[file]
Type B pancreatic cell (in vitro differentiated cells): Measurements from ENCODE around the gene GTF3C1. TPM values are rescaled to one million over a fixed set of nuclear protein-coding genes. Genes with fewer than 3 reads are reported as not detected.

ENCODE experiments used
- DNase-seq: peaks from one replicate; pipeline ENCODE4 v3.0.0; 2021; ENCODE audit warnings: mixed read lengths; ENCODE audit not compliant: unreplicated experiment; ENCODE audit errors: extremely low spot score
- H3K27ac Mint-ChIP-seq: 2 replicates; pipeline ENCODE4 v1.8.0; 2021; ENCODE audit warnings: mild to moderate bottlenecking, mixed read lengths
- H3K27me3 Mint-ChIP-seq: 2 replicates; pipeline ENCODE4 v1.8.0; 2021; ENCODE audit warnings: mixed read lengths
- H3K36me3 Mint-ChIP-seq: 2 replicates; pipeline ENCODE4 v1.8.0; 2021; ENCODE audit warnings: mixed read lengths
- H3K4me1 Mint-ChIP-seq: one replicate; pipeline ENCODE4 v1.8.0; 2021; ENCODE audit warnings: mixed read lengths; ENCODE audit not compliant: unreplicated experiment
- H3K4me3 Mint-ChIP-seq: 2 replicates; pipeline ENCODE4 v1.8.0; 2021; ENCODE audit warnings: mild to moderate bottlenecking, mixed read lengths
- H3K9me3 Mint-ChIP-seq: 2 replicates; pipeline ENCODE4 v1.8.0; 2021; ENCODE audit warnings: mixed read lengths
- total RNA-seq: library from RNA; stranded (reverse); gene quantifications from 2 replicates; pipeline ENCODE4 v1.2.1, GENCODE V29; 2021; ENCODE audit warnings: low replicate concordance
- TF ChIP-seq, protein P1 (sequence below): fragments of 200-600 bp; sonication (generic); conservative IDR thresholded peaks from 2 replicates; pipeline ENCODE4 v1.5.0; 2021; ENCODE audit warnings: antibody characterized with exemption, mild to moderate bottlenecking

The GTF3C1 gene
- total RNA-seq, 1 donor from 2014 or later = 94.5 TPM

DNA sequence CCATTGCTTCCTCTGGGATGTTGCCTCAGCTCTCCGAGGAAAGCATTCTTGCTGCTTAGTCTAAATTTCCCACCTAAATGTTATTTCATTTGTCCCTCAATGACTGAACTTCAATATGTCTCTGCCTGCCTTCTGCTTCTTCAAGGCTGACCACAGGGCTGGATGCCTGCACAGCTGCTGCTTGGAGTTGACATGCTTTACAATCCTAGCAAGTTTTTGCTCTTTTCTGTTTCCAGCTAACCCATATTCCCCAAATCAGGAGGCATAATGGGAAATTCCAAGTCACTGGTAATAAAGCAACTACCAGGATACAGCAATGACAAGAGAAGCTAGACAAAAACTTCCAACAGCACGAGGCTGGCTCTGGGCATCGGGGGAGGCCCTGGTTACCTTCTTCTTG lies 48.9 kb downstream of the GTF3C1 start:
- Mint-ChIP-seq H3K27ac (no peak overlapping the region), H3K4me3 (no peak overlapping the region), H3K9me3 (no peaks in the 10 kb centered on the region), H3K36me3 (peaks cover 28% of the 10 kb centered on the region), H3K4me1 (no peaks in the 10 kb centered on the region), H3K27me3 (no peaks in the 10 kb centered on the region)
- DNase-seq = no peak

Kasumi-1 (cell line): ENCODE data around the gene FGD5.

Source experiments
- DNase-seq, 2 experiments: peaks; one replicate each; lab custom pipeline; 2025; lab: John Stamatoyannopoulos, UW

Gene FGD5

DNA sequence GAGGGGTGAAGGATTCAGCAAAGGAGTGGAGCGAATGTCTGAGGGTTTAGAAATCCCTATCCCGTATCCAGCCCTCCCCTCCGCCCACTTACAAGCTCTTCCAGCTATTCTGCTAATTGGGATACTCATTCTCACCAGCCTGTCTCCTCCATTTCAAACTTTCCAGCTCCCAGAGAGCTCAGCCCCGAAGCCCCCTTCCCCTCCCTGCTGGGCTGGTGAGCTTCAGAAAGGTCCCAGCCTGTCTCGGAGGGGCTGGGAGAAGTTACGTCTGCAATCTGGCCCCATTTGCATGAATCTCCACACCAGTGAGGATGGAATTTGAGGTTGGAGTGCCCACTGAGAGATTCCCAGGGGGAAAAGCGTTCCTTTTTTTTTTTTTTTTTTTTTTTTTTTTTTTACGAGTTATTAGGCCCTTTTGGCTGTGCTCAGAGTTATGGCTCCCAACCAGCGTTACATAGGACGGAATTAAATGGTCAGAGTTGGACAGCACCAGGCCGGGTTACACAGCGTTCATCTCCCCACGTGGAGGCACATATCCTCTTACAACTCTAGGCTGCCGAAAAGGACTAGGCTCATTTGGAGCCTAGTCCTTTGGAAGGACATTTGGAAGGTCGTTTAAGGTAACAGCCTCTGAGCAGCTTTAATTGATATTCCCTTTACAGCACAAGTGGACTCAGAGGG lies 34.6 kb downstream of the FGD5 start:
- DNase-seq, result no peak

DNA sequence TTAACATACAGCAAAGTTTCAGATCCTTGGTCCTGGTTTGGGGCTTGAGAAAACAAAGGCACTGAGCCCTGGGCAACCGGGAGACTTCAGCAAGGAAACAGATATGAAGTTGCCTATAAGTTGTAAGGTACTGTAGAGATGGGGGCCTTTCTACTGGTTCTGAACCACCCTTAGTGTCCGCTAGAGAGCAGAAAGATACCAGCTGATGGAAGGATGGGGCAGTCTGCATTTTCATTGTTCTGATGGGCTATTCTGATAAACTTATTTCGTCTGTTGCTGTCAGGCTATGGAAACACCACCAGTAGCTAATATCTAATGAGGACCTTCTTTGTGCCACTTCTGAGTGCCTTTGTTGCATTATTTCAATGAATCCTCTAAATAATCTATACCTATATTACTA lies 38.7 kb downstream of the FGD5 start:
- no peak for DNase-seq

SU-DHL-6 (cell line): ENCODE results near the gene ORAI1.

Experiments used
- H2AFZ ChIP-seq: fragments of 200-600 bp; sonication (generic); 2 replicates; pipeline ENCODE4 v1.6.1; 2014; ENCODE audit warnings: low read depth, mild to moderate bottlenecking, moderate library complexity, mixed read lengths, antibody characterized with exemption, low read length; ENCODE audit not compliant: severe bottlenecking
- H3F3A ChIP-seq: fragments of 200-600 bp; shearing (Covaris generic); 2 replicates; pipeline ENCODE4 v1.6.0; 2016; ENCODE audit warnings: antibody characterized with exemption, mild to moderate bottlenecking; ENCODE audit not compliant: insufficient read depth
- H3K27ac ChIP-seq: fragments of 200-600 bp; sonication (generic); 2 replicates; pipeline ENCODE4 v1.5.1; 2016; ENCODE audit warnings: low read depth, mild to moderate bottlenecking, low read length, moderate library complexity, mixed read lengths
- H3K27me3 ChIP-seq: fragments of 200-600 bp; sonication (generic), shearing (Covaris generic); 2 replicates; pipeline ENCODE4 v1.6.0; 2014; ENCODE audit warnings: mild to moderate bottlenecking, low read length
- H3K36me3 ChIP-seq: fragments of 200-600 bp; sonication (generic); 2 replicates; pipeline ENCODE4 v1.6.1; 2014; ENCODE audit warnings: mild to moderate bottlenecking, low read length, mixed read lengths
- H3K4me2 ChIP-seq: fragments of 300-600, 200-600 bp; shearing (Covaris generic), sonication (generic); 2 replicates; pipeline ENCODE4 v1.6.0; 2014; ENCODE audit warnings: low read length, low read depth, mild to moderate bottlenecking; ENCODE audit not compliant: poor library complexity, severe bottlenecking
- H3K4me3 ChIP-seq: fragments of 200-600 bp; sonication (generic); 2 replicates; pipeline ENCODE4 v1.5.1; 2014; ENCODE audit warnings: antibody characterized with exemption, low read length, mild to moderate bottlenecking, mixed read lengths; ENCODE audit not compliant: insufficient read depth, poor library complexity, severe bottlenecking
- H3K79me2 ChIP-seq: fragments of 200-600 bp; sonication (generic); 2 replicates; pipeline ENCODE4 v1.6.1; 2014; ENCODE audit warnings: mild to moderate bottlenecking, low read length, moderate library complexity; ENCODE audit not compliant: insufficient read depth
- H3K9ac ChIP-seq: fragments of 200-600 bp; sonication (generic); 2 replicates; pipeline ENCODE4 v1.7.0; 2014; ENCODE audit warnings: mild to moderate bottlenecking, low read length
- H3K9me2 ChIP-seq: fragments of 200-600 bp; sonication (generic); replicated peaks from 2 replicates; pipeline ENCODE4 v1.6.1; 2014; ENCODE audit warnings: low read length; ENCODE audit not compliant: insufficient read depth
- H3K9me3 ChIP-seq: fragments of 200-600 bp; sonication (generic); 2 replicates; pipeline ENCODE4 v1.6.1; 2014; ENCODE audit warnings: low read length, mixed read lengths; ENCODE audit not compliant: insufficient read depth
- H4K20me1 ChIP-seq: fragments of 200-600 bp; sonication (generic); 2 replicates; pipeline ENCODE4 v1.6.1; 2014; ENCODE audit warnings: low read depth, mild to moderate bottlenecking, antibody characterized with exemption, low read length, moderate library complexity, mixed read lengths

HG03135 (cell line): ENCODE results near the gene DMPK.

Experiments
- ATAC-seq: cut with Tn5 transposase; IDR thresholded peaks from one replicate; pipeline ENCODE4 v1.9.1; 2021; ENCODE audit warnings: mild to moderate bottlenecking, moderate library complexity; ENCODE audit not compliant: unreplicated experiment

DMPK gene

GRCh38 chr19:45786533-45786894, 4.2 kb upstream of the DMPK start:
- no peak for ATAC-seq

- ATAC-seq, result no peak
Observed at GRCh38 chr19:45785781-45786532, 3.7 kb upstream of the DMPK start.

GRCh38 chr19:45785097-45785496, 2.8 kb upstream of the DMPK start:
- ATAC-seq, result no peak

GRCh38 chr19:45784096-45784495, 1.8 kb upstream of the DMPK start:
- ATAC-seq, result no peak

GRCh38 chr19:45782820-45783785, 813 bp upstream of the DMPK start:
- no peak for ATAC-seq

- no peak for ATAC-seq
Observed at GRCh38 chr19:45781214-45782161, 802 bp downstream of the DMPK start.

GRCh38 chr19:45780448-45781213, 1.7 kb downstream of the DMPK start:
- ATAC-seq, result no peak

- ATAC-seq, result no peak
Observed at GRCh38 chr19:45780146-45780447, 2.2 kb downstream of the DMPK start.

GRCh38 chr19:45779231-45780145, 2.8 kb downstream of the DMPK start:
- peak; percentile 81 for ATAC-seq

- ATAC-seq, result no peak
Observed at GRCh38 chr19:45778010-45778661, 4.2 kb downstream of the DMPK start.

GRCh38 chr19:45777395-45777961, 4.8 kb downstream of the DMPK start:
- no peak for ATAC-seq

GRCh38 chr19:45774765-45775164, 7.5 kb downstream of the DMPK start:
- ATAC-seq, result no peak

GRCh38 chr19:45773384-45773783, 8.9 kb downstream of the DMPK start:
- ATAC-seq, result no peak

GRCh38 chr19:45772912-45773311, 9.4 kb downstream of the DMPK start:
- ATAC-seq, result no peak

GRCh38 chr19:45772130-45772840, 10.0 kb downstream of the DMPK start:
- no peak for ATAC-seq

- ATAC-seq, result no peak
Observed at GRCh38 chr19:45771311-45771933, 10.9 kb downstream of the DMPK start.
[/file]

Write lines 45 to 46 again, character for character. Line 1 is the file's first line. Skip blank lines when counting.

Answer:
- ATAC-seq, result no peak
Observed at GRCh38 chr19:45785781-45786532, 3.7 kb upstream of the DMPK start.